Through close consultations, China and Myanmar have agreed in principle on the action plan of building the China-Myanmar community with a shared future following Chinese President Xi Jinping’s historic state visit to Myanmar last year, Wang noted.
China decided to provide an emergency aid of COVID-19 vaccines to Myanmar to support its fight against the pandemic, and is willing to carry out further vaccine cooperation with Myanmar, said Wang.
Wang believed that the “Paukphaw” (fraternal) friendship between the two countries will be further carried forward and the comprehensive strategic cooperative partnership will be further deepened after the testing of the pandemic.
Wang said China supports Myanmar’s new government in revitalizing its economy, improving people’s well-being, and accelerating industrialization, hoping that the two sides would effectively implement the agreement on the China-Myanmar Economic Corridor with a concerted effort.
Wang said the two countries can extend activities of the China-Myanmar Year of Culture and Tourism to 2021 and promote people-to-people exchanges between the two sides.
China supports the Myanmar government’s efforts in pursuing national reconciliation and will continue to provide assistance within its capacity, he said.
Wang noted that this year Myanmar will assume the roles of the country coordinator of China-ASEAN relations, co-chair of Lancang-Mekong Cooperation and co-chair of consultations on the Code of Conduct in the South China Sea.
Wang said China would like to enhance coordination and cooperation with Myanmar to upgrade China-ASEAN relations, accelerate the development of the Lancang-Mekong economic zone, push for the early implementation of the Regional Comprehensive Economic Partnership.
For his part, President U Win Myint said the Chinese foreign minister was the first to visit Myanmar soon after the new government led by the National League for Democracy was formed in 2016 and took the lead to visit Myanmar again this time during the pandemic, showing China attaches great importance to the relations with Myanmar.
He said Myanmar is committed to working with China to jointly build the Myanmar-China community with a shared future sharing weal and woe, expressing appreciation to China for its support in combating the pandemic and pushing forward the national reconciliation in Myanmar.
The president said Myanmar firmly adheres to the one-China principle and will continue to support China’s position on issues related to Taiwan, Tibet and Xinjiang, adding that Myanmar is willing to play an active role in advancing China-ASEAN relations and Lancang-Mekong Cooperation.
Myanmar has ordered 30 million coronavirus vaccines from India that are expected to be delivered by the end of February.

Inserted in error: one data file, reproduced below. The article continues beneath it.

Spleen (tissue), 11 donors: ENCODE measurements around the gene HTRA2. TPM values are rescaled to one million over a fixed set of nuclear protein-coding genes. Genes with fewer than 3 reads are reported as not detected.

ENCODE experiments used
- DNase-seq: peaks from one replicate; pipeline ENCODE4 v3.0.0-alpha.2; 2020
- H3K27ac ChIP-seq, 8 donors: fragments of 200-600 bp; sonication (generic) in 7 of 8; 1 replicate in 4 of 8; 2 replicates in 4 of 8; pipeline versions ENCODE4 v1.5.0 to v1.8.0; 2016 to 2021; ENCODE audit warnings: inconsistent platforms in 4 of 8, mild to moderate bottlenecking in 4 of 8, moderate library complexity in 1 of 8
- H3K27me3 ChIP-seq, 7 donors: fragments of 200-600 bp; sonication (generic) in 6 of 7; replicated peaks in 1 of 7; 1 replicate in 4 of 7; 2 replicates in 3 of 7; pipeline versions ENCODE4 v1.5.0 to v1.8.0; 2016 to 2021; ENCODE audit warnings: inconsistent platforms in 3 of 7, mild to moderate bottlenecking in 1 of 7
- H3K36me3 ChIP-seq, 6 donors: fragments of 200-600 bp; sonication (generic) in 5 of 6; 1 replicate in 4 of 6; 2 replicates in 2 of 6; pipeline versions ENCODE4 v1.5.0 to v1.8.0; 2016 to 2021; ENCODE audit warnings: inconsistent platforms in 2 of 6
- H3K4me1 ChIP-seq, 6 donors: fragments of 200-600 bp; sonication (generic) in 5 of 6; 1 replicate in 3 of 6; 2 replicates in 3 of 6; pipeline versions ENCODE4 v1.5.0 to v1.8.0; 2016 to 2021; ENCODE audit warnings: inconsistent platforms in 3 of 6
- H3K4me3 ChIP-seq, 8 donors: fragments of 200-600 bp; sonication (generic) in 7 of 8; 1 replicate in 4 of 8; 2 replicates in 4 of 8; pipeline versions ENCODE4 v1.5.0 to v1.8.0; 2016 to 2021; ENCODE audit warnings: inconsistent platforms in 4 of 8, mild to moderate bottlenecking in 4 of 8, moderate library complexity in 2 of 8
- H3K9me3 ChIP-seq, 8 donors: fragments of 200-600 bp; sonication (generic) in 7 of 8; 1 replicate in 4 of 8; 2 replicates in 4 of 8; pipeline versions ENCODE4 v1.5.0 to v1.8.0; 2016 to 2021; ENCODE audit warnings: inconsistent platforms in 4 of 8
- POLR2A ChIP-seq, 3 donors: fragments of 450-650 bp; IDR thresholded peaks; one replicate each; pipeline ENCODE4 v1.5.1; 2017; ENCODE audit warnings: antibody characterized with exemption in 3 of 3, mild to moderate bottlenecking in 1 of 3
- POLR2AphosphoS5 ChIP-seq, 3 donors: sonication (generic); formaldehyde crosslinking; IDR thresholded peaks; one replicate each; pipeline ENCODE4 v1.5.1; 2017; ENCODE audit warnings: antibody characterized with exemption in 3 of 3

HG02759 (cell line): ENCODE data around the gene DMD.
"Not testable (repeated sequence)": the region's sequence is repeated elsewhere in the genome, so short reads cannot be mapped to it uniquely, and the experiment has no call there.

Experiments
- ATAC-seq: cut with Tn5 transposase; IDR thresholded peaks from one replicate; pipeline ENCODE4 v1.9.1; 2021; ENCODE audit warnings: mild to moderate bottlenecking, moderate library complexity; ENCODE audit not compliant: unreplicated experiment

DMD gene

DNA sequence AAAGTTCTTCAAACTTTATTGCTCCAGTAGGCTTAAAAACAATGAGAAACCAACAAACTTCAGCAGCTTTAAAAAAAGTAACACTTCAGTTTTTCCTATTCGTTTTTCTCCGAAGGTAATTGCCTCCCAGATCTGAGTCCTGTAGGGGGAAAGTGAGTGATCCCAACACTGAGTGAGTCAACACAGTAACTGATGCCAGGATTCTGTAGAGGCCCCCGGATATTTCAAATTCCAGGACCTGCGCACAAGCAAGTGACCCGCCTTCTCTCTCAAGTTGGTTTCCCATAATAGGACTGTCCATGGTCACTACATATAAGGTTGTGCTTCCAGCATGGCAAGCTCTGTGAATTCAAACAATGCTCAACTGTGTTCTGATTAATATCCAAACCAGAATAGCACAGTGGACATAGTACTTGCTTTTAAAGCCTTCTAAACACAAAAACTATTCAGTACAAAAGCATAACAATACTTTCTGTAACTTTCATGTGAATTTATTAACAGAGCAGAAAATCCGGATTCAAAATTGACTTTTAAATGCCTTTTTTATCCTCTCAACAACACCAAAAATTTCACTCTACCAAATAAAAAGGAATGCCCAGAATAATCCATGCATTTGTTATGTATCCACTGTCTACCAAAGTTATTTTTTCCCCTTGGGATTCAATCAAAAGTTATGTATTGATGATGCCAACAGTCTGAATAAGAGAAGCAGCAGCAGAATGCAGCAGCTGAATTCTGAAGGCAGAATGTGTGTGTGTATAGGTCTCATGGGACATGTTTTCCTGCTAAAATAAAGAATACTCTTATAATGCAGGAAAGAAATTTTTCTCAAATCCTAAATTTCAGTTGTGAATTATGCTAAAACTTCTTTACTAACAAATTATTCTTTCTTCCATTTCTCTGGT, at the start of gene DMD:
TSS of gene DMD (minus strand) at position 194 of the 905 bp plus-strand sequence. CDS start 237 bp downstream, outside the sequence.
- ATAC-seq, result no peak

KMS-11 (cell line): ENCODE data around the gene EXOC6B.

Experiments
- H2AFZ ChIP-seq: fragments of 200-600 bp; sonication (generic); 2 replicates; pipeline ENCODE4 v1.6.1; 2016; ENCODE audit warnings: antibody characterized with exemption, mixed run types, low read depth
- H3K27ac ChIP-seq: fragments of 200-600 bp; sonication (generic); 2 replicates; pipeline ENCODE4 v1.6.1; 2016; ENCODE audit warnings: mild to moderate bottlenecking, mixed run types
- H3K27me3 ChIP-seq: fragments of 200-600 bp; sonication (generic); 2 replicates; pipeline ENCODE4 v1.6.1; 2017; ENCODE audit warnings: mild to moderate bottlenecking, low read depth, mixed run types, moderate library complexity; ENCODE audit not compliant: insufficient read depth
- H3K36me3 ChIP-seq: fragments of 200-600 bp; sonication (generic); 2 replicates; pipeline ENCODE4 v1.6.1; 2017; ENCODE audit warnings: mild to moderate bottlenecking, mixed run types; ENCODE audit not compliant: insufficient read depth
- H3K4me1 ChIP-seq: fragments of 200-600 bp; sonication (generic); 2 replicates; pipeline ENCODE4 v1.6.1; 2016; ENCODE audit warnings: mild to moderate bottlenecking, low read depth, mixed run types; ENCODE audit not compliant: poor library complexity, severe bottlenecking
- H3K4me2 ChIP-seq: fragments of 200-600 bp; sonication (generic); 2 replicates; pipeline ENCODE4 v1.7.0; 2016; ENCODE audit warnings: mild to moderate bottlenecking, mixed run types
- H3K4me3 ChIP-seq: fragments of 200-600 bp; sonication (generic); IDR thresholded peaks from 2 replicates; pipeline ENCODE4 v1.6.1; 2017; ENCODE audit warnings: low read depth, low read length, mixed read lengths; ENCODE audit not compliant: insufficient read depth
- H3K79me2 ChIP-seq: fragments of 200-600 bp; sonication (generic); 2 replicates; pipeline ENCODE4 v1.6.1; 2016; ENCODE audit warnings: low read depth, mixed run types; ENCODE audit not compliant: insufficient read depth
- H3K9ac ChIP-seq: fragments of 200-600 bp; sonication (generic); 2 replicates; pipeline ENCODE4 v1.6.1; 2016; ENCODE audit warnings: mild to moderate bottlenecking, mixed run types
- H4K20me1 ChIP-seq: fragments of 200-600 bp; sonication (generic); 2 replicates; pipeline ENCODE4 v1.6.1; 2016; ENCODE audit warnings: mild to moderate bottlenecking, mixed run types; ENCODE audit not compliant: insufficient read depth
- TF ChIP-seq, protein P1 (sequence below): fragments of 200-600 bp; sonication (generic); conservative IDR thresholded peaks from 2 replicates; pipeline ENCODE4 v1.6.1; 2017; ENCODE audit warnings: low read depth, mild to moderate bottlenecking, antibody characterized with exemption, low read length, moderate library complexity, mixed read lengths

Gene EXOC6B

Zaw Htay, the President Office director-general said that Myanmar chose the vaccine because it can be stored in a temperature between 2 to 8 degrees centigrade that is suitable as per the country’s temperature.
Earlier, Myanmar’s de-facto leader Aung San Suu Kyi had announced that her country will get the COVID-19 vaccine from India and that a contract has been signed regarding it.
Myanmar has reported 129,483 coronavirus cases with a death toll of 2,812. The country’s government has been communicating with neighbouring countries to acquire COVID-19 vaccines.
Last year the Indian foreign secretary Harsh Shringla and Army Chief MM Naravane had jointly visited the country. The visit saw high-level assurances from India that Myanmar will be a priority when it comes to the vaccine.
India gifted 3000 vials of Anti Covid Remdesivir to State Counsellor Aung San Suu Kyi as a “symbol” of India‘s commitment to helping Myanmar mitigate the impact of the pandemic.
Myanmar has signed MoU with the Serum Institute of India for Covishield. Over the weekend, India’s drug regulator gave approval for its use.
Unlike China’s ‘iron brother’ Pakistan, which has rolled out the red carpet for its BRI projects, Southeast Asian nation Myanmar is set to clip the wings of the dragon.
China may be aiming to conquer the world with its ambitious Belt and Road Initiative (BRI) undermining local sentiments in certain host countries, but the dragon is not invincible it seems. Myanmar is one country where citizens are resisting aggressive and intrusive policies Beijing is known for.
A global infrastructure strategy, BRI reflects President Xi Jinping’s dream of taking China to the ‘numero uno’ spot in the world. It envisages road, rail, and port projects in six economic corridors spread across Southeast Asia, South Asia, Middle East, Africa, and Central and Eastern Europe.
No wonder, the Communist regime has already incorporated the BRI in the country’s Constitution as China plans to invest $1.5 trillion in the next decade.
According to global financial services group Nomura, more than 80 countries are likely to benefit from the BRI project. At the same time, it “will have enormous economic, geopolitical and investment implications for China”, Nomura warns.